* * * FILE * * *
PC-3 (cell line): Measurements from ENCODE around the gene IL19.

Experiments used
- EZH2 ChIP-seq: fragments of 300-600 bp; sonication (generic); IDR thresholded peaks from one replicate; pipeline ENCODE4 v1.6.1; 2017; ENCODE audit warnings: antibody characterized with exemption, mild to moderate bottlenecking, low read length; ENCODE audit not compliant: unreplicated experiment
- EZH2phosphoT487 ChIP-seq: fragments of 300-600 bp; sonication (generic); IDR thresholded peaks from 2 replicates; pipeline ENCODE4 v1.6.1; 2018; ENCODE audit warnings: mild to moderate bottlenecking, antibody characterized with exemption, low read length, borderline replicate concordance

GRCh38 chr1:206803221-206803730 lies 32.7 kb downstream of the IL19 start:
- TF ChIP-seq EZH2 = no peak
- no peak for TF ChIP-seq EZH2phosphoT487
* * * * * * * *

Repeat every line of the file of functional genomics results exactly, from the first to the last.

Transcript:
PC-3 (cell line): Measurements from ENCODE around the gene IL19.

Experiments used
- EZH2 ChIP-seq: fragments of 300-600 bp; sonication (generic); IDR thresholded peaks from one replicate; pipeline ENCODE4 v1.6.1; 2017; ENCODE audit warnings: antibody characterized with exemption, mild to moderate bottlenecking, low read length; ENCODE audit not compliant: unreplicated experiment
- EZH2phosphoT487 ChIP-seq: fragments of 300-600 bp; sonication (generic); IDR thresholded peaks from 2 replicates; pipeline ENCODE4 v1.6.1; 2018; ENCODE audit warnings: mild to moderate bottlenecking, antibody characterized with exemption, low read length, borderline replicate concordance

GRCh38 chr1:206803221-206803730 lies 32.7 kb downstream of the IL19 start:
- TF ChIP-seq EZH2 = no peak
- no peak for TF ChIP-seq EZH2phosphoT487